This time of year, every client who is considering filing for bankruptcy wants to know how it will affect their taxes. What forms will you need to file with the IRS? Will you be able to keep your tax refund during bankruptcy?
Tax season can be challenging enough on its own, and adding bankruptcy into the mix definitely complicates matters. Always consult with an experienced bankruptcy attorney if you have tax questions related to the specifics of your bankruptcy. For a general understanding of how filing for bankruptcy affects your taxes, read on.
Filing Taxes During Bankruptcy
If you petition for certain types of bankruptcy, the IRS may require that you file additional tax forms beyond the 1040 that you are used to preparing. This is because in bankruptcy, your assets and debts become part of the bankruptcy estate. All estate administrators, including those of bankruptcy estates, must file form 1041 to the IRS in addition to their personal tax filing.
In Chapter 11 or Chapter 13 bankruptcy, the bankruptcy trustee will file taxes for the estate. However, in Chapter 11, the debtor generally remains in control of his or her assets, so will file both the 1040 and 1041 themselves.
Will You Keep Your Refund?
You’ve probably been looking forward to your refund check all year, but the hard truth is that bankruptcy trustees will jump to seize a tax refund if it’s available. This is because unlike selling assets, seizing cash is an immediate and relatively effortless way for the creditor to get paid back.
A tax refund that’s received after filing for bankruptcy is considered part of the bankruptcy estate, and the court will require you to turn it over. With careful planning, however, you may be able to keep your tax refund in bankruptcy. When you file for bankruptcy with Benson Law Firms, we’ll help you come up with a plan to protect as much of your tax refund as possible.
What You Can (and Can’t) Spend Your Refund on
If you’ve received a large tax refund, your best bet is to spend it prior to filing for bankruptcy. Before you run to the mall, however, understand that you won’t get away with buying a new Xbox or other luxury goods. You also cannot use it to pay credit cards or repay a loan from a family member or friend.
So, what can you spend your refund on? Regular household expenses are fair game, including your car payment, rent or mortgage payments, food, utilities, clothing, medical expenses, and educational expenses. Keep careful records of how you spend your refund, because the bankruptcy court will require proof that it was used to pay basic living costs.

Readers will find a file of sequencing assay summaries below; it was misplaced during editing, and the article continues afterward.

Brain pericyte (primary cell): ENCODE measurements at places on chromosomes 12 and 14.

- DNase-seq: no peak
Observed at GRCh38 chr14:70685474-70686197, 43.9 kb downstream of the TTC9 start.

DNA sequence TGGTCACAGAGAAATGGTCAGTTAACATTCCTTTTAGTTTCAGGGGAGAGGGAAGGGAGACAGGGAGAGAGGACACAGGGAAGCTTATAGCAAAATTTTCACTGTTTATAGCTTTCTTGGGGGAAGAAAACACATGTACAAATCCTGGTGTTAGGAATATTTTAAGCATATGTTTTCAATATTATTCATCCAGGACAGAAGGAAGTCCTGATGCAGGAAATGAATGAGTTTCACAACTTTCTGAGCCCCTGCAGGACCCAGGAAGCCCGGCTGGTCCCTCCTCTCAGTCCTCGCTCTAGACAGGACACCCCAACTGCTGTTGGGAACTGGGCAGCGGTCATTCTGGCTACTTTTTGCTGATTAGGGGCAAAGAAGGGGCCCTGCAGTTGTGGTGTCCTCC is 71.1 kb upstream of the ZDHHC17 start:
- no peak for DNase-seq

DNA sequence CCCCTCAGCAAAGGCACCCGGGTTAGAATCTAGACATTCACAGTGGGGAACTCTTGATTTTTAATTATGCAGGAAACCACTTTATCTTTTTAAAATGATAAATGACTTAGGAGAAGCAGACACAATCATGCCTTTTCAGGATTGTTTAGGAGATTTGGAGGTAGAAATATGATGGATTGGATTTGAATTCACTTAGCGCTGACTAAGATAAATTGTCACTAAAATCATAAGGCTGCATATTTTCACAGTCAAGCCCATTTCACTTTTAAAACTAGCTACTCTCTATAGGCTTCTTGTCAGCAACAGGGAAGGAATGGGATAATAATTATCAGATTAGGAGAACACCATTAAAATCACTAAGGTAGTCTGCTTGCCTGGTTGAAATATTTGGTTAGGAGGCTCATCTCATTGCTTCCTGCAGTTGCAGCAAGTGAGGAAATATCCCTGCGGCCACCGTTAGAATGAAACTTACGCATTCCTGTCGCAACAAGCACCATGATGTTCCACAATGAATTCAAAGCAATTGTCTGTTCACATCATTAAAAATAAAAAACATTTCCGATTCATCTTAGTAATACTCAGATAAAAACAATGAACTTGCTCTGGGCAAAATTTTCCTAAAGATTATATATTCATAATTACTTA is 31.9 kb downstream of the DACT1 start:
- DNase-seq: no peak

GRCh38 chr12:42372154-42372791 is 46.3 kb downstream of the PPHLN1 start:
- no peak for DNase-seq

Minimizing (Yes, Minimizing) Your Refund
Because your tax refund could be seized to repay your creditors, the best course of action is to avoid getting a tax refund in the first place. If you are thinking of filing bankruptcy in the next year and received a large refund last year, the first thing we will do is look at your tax withholdings. We’ll then adjust your withholdings so only the necessary taxes are withheld from your paycheck. This way, you’ll have extra money in your pocket each payday, and only a small refund, if any at all.
Excusing Your Refund
In Chapter 13 bankruptcy, you may be able to “excuse” your tax refund if you can prove that the money is required to make your plan work. For example, if you make just barely enough to cover your living expenses and plan payment, but then have an unexpected and necessary expense that you can’t afford, you may ask the court to excuse your refund so you can pay that bill.
Some expenses that might warrant an excused refund include unexpected major medical expenses, funeral expenses, and car or appliance repairs. You may not excuse a tax refund to pay for food, rent, clothing, or other routine living expenses.
Work with a Bankruptcy Lawyer and Certified Public Accountant
As a licensed bankruptcy attorney and CPA, Michael J. Benson of Benson Law Firms is uniquely qualified to help you navigate tax season while filing for bankruptcy. We will work with you to get the fresh start you need and help you rebuild your finances after bankruptcy. Please contact our offices today to schedule your free initial bankruptcy consultation.